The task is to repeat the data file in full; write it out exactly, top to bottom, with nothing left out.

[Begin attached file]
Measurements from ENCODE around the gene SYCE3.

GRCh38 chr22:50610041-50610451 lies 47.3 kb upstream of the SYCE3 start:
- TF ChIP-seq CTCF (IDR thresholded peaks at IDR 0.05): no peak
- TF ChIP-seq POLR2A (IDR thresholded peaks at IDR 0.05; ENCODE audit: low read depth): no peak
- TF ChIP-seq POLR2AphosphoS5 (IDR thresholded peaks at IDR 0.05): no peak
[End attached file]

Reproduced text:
Measurements from ENCODE around the gene SYCE3.

GRCh38 chr22:50610041-50610451 lies 47.3 kb upstream of the SYCE3 start:
- TF ChIP-seq CTCF (IDR thresholded peaks at IDR 0.05): no peak
- TF ChIP-seq POLR2A (IDR thresholded peaks at IDR 0.05; ENCODE audit: low read depth): no peak
- TF ChIP-seq POLR2AphosphoS5 (IDR thresholded peaks at IDR 0.05): no peak